Addressing Biodisaster X Threats With Artificial Intelligence and 6G Technologies: Literature Review and Critical Insights
MetadataDangos cofnod eitem llawn
With advances in science and technology, biotechnology is becoming more accessible to people of all demographics. These changes inevitably hold the promise to improve personal and population wellbeing and welfare substantially. A paradox lies in the fact that, while greater access to biotechnology on a population level has many advantages, it may also increase the likelihood and frequency of biodisasters due to accidental or malicious use. Similar to 'Disease X' (describing unknown naturally emerging pathogens with a pandemic potential), we term this unknown risk from biotechnologies 'Biodisaster X'. Although poorly studied, Biodisaster X has the potential to upend lives and livelihoods, and destroy economies, essentially posing a looming risk for civilizations across the world. Effective biosafety regulation and enforcement based on advanced information technologies, such as sixth-generation (6G) wireless communication and Artificial Intelligence (AI), could play an instrumental role in monitoring and managing Biodisaster X threats. To date, no research has examined the potential role of information technologies in preventing and mitigating Biodisaster X. Therefore, to bridge this gap, this study explores 1) what Biodisaster X might entail and 2) solutions that use emerging 6G and AI technologies to help monitor and manage Biodisaster X threats.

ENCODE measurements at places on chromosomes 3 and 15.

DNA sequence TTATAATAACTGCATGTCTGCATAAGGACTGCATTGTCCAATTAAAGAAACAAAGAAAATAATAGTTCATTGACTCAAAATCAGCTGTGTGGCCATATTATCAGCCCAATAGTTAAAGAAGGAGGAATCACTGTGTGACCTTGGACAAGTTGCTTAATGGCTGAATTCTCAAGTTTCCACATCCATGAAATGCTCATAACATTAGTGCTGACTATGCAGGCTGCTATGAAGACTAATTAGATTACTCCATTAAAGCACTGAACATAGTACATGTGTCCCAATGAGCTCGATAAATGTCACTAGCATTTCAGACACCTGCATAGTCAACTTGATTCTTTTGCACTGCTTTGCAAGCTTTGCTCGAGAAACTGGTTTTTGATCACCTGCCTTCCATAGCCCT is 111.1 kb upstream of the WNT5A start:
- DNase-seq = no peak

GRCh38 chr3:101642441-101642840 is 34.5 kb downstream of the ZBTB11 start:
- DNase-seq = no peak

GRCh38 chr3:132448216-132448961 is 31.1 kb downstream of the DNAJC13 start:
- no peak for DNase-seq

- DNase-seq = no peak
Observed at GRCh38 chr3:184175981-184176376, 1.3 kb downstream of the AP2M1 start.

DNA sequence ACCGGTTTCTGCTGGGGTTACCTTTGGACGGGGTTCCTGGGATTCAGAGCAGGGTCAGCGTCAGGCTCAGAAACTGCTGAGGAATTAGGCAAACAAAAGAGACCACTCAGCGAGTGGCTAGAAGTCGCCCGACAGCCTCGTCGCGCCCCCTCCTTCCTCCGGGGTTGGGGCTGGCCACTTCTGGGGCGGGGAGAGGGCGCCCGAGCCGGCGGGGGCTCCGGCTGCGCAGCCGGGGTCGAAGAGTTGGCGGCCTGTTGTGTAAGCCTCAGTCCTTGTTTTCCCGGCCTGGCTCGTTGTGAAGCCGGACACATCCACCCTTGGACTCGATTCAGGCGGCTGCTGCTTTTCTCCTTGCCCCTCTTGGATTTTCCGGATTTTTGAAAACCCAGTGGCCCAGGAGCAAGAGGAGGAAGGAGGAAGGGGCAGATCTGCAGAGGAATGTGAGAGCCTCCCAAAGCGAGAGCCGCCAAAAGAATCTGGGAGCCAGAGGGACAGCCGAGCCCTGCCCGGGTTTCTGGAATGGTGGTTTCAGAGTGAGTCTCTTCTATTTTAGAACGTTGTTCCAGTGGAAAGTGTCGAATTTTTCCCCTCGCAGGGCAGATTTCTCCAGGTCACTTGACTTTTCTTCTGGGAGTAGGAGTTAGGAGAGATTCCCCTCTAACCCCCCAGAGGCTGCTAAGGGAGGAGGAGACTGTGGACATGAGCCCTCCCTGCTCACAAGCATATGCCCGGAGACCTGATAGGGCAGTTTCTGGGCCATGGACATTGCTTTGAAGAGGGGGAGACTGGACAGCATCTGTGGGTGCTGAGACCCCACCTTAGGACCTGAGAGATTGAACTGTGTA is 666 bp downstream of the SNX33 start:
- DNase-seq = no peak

Journal of Medical Internet Research;23(5):e26109
Su, Z., McDonnell, D., Bentley, B. L., He, J., Shi, F., Cheshmehzangi, A., Ahmad, J., & Jia, P. (2021) 'Addressing Biodisaster X Threats with AI and 6G Technologies: Literature Review and Critical Insights', Journal of Medical Internet Research, 23(5):e26109. https://doi.org/10.2196/26109
Dynodwr Gwrthrych Digidol (DOI)https://doi.org/10.2196/26109
Article published in the Journal of Medical Internet Research (JMIR) on 25 May 2021, available open access at: https://doi.org/10.2196/26109
International Institute of Spatial Lifecourse Epidemiology
Hong Kong Polytechnic University (1-BE58)
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